"It's going to be incredibly negative for the economy. It looks almost inevitable that we're heading for a recession," said Jim O'Sullivan, chief U.S. macro strategist for TD Securities.
In consumer-oriented sectors, the economy is rapidly losing momentum. Already, movie theater box office revenue have plummeted by 60% to 70% compared with the same period last year, according to economist Jesse Edgerton of JPMorgan Chase. And restaurant reservations nationally have fallen by half.
As companies retrench, layoffs will accelerate, driving up the historically low unemployment rate, according to O'Sullivan. Kevin Hassett, Trump's former top economic adviser, told Politico that job losses could reach "a million or so" by early April. For the economy, it is now a race between Washington's ability to plug the hole with government spending and the accumulating effects of the virus-inspired shutdown.
Monday's market plunge - continuing a month-long rout that has slashed more than 30% from the Dow's value - reflected a growing realization that the economy faces a deep and protracted downturn, almost certainly its worst since the global financial recession.
Ian Shepherdson, chief economist of Pantheon Macroeconomics, said output could shrink in the second quarter at an annual rate of 10%, more than during the worst of the 2008-09 global financial crisis.
Disorderly trading in the market for U.S. Treasurys remained an issue. Normally, the $17 trillion market for those government securities operates without drama. But the volume of trading has roughly tripled since that financial crisis, outstripping the ability of market middlemen to keep pace. In recent days, sellers have vastly outnumbered buyers, leading to wide gaps between the prices demanded and offered.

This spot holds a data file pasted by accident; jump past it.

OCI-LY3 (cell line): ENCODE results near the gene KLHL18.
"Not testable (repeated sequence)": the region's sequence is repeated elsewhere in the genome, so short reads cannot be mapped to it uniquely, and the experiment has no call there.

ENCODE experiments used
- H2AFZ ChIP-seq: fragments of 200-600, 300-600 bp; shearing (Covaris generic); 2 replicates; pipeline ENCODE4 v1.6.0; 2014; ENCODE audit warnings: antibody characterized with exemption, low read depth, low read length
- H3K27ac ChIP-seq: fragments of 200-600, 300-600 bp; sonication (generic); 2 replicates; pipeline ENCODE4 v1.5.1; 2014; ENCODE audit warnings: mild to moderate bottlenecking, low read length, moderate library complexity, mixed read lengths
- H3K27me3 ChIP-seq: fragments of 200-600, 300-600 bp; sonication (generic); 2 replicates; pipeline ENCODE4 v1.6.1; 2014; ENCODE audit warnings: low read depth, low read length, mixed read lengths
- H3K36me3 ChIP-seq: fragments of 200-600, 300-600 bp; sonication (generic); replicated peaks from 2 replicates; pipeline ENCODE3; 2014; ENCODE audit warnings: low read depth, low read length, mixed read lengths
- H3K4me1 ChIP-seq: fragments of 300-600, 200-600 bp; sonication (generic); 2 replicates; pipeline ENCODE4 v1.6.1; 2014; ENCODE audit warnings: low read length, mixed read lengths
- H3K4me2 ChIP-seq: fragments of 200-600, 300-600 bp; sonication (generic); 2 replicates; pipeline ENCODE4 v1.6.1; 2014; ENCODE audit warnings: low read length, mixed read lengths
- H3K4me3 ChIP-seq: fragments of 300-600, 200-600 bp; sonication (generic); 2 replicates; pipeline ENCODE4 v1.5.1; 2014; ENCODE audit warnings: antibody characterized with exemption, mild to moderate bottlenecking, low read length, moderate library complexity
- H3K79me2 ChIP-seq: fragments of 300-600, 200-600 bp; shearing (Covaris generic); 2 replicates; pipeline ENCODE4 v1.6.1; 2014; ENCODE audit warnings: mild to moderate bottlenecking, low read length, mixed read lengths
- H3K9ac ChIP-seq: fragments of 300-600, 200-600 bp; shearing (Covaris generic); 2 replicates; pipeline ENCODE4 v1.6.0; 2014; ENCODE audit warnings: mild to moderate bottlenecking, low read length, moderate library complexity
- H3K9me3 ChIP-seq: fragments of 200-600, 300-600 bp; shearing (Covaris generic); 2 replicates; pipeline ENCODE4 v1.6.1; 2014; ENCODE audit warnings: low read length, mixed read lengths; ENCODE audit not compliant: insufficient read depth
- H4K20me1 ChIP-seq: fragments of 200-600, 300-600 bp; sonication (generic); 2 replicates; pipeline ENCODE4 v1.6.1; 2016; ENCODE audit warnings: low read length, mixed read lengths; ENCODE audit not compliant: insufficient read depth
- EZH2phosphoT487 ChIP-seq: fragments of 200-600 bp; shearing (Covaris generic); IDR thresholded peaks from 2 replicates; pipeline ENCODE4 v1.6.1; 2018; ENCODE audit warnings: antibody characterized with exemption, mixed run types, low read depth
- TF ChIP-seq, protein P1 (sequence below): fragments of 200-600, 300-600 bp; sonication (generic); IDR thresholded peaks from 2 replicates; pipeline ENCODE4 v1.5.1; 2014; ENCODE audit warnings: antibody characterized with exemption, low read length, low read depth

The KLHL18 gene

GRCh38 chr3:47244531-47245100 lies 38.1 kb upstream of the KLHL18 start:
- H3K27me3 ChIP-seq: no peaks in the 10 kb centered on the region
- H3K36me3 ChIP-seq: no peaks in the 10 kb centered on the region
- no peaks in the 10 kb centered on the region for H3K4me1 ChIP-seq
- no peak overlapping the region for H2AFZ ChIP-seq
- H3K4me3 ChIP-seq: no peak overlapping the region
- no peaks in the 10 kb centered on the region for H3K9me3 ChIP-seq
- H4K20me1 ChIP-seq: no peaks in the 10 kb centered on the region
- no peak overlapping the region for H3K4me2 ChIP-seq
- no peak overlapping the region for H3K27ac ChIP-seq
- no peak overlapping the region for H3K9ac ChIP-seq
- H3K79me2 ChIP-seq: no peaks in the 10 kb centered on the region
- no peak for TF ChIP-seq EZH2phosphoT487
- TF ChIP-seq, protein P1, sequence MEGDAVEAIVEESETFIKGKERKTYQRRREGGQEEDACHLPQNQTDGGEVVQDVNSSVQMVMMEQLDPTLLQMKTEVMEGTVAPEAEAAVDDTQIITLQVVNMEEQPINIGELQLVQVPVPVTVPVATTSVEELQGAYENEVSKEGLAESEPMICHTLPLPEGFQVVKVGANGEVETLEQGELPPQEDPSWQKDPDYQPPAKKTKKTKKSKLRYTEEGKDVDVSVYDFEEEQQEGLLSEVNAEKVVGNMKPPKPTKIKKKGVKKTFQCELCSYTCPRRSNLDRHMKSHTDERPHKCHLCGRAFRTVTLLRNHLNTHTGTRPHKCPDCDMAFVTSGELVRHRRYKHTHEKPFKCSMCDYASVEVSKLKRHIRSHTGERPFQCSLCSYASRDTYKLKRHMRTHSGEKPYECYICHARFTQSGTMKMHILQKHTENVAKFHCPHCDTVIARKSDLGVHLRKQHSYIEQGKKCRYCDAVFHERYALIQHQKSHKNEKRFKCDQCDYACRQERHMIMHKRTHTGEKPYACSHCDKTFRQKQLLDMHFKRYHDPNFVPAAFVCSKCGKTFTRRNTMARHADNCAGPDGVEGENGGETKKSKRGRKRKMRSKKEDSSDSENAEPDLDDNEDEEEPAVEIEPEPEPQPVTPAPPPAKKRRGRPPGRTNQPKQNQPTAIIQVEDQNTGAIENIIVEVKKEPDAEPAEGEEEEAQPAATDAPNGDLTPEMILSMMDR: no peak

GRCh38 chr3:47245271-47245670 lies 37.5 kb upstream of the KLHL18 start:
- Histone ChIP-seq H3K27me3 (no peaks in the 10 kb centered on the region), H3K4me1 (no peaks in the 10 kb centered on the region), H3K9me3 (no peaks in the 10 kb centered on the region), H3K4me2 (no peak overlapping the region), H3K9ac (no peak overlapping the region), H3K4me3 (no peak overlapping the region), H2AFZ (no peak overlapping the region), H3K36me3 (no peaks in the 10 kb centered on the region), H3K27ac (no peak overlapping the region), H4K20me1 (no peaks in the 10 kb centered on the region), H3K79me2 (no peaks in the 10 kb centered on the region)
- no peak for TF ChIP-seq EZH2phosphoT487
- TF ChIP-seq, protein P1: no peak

"All of this selling of Treasuries is telling me that there's a lot of financial institutions that are under stress and need to raise cash to meet [margin] calls and that's not going away," said Steven Blitz, chief U.S. economist for TS Lombard.
If investors were looking for a reason to sell on Monday, they found one in a key gauge of manufacturing activity, which posted its lowest reading since March 2009.
The Federal Reserve Bank of New York's Empire State survey's "general business conditions" index plunged 34.4 points, its largest-ever monthly decline, to -21.5 in February. By a margin of more than 2 to 1, manufacturers said business over the past month had gotten worse.
Several major retailers, including Apple, Patagonia and Abercrombie & Fitch, have or will shut their doors through March to contain the coronavirus. Though store closures could be crucial to slowing the speed of the disease, they also sap consumer spending, which powers 70% of the U.S. economy.
Everlane, Nike, Glossier, REI, Urban Outfitters and Lululemon have also announced closures, but say they will keep their online operations running. Some are warning of possible shipment delays while companies in the hardest-hit industries already have begun layoffs.